operator to prevent applications sending arbitrary application-aware
   information without agreement with the operator.

   [REQ 3b].  The security mechanism defined for APN MUST prevent an
   application requesting a service which it is not entitled to get.

6.  IANA Considerations

   This document does not include an IANA request.

7.  Security Considerations

   [I-D.li-apn6-problem-statement-usecases] and describe the security
   considerations and requirements for APN.

8.  Acknowledgements

   The authors would like to acknowledge Robert Raszuk (Bloomberg LP)
   and Yukito Ueno (NTT Communications Corporation) for their valuable
   reviews and comments.

9.  Contributors

   Daniel Bernier
   Bell Canada
   Canada

   Email: daniel.bernier@bell.ca





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   Chongfeng Xie
   China Telecom
   China

   Email: xiechf@chinatelecom.cn

   Peng Liu
   China Mobile
   China

   Email: liupengyjy@chinamobile.com

   Zhuangzhuang Qin
   China Unicom
   China

   Email: qinzhuangzhuang@chinaunicom.cn

   Chang Liu
   China Unicom
   China

   Email: liuc131@chinaunicom.cn

10.  References

10.1.  Normative References

   [I-D.li-apn6-problem-statement-usecases]
              Li, Z., Peng, S., Voyer, D., Xie, C., Liu, P., Liu, C.,
              Ebisawa, K., Previdi, S., and J. Guichard, "Problem
              Statement and Use Cases of Application-aware IPv6
              Networking (APN6)", draft-li-apn6-problem-statement-
              usecases-01 (work in progress), November 2019.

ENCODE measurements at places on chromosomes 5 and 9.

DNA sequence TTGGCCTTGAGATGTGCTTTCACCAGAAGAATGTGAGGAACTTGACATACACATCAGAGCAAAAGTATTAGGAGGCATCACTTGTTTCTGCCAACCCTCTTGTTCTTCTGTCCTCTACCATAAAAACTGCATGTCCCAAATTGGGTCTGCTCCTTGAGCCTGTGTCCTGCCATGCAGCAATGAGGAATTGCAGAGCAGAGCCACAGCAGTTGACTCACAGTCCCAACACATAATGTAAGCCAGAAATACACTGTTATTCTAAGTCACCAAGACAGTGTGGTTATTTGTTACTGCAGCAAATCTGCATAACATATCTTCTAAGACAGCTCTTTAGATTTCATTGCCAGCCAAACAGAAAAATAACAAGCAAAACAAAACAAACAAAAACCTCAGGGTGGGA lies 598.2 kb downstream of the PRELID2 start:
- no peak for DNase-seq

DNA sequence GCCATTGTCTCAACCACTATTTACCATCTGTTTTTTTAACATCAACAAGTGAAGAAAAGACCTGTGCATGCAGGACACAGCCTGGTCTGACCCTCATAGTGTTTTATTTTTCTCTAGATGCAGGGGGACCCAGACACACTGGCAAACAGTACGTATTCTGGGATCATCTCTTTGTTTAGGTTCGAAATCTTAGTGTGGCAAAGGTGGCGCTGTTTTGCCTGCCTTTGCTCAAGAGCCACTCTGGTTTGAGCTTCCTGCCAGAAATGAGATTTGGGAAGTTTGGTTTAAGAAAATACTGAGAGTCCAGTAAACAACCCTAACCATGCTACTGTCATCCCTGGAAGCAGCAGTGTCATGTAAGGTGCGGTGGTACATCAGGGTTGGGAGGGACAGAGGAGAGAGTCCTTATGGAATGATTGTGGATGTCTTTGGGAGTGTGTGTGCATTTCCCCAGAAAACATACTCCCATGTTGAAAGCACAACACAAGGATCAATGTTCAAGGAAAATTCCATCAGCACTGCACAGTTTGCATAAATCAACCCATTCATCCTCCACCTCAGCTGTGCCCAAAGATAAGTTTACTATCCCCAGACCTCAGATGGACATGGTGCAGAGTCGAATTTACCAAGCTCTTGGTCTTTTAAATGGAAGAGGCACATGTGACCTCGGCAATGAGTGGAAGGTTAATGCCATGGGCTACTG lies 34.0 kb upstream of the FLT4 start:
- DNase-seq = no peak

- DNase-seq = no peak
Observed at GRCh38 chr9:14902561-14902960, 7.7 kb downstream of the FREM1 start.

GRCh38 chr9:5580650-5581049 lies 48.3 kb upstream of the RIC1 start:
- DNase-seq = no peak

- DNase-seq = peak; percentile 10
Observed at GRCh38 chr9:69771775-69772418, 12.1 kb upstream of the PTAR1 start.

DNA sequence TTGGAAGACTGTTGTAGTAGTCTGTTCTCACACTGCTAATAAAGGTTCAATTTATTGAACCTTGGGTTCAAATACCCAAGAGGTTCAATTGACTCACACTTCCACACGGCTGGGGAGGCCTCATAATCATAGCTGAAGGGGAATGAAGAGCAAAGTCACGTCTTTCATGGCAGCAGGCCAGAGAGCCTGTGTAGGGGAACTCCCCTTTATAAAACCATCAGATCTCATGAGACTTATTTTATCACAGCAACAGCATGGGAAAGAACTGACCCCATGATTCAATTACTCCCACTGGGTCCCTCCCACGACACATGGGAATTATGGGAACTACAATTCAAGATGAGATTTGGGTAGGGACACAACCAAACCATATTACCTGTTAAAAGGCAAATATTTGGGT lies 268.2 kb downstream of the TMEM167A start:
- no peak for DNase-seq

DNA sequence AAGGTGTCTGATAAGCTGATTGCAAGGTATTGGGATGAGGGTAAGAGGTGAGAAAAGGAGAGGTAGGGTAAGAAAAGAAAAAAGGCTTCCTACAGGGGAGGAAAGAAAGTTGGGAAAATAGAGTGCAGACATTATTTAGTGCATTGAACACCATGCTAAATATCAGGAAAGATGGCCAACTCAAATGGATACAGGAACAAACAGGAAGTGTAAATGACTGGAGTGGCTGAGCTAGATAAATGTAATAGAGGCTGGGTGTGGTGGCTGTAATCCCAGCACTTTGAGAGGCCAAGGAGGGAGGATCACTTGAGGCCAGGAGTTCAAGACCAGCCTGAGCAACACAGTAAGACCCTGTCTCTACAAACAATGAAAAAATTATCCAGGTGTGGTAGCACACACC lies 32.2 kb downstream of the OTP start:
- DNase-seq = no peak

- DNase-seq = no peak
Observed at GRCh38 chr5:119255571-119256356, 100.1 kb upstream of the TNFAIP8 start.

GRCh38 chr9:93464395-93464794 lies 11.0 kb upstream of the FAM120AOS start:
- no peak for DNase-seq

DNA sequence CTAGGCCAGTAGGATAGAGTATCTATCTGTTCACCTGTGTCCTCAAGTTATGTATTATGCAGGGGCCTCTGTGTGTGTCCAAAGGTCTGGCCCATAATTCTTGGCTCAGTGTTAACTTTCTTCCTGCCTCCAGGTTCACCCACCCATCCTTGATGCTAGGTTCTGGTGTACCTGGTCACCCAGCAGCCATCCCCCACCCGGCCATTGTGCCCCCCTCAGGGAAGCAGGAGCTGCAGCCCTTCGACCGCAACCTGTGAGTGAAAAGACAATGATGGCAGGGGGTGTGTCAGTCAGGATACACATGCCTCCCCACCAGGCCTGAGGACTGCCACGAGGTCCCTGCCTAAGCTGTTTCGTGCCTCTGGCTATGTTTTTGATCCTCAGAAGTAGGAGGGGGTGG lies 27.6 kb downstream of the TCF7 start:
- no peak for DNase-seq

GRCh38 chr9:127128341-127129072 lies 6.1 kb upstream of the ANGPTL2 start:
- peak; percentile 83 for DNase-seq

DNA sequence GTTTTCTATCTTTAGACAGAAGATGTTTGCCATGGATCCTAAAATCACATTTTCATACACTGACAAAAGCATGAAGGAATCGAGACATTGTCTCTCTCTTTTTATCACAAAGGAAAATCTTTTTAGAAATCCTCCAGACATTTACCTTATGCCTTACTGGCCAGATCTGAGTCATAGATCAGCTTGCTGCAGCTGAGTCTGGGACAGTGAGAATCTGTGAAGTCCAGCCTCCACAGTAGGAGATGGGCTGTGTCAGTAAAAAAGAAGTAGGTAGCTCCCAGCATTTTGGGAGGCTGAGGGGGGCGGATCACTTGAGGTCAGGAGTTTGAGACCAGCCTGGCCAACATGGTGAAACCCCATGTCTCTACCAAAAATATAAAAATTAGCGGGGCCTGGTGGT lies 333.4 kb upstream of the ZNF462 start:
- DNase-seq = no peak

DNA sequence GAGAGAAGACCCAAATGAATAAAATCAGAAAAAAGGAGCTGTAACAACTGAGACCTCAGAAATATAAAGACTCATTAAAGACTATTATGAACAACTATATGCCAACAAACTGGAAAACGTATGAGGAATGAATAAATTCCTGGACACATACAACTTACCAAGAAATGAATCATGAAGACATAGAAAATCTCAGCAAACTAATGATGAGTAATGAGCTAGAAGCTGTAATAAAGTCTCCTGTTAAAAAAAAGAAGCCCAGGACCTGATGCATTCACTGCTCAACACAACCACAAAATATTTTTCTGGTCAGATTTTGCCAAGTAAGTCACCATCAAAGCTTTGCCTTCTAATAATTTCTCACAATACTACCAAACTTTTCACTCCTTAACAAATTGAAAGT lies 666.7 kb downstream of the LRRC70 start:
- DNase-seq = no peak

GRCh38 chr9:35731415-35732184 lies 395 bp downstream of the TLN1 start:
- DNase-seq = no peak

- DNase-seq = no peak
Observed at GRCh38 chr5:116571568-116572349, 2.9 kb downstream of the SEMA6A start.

[RFC2119]  Bradner, S., "Key words for use in RFCs to Indicate
              Requirement Levels", BCP 14, RFC 2119,
              DOI 10.17487/RFC2119, March 1997,
              <https://www.rfc-editor.org/info/rfc2119>.

   [RFC7665]  Halpern, J., Ed. and C. Pignataro, Ed., "Service Function
              Chaining (SFC) Architecture", RFC 7665,
              DOI 10.17487/RFC7665, October 2015,
              <https://www.rfc-editor.org/info/rfc7665>.







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   [RFC8200]  Deering, S. and R. Hinden, "Internet Protocol, Version 6
              (IPv6) Specification", STD 86, RFC 8200,
              DOI 10.17487/RFC8200, July 2017,
              <https://www.rfc-editor.org/info/rfc8200>.

   [RFC8578]  Grossman, E., Ed., "Deterministic Networking Use Cases",
              RFC 8578, DOI 10.17487/RFC8578, May 2019,
              <https://www.rfc-editor.org/info/rfc8578>.

10.2.  Informative References

   [RFC3272]  Awduche, D., Chiu, A., Elwalid, A., Widjaja, I., and X.
              Xiao, "Overview and Principles of Internet Traffic
              Engineering", RFC 3272, DOI 10.17487/RFC3272, May 2002,
              <https://www.rfc-editor.org/info/rfc3272>.

Authors' Addresses

   Zhenbin Li
   Huawei Technologies
   China

   Email: lizhenbin@huawei.com


   Shuping Peng
   Huawei Technologies
   China

   Email: pengshuping@huawei.com


   Daniel Voyer
   Bell Canada
   Canada

   Email: daniel.voyer@bell.ca


   Cong Li
   China Telecom
   China

   Email: licong@chinatelecom.cn







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   Liang Geng
   China Mobile
   China

   Email: gengliang@chinamobile.com


   Chang Cao
   China Unicom
   China

   Email: caoc15@chinaunicom.cn


   Kentaro Ebisawa
   Toyota Motor Corporation
   Japan

   Email: ebisawa@toyota-tokyo.tech


   Stefano Previdi
   Individual
   Italy

   Email: stefano@previdi.net


   James N Guichard
   Futurewei Technologies Ltd.
   USA

   Email: jguichar@futurewei.com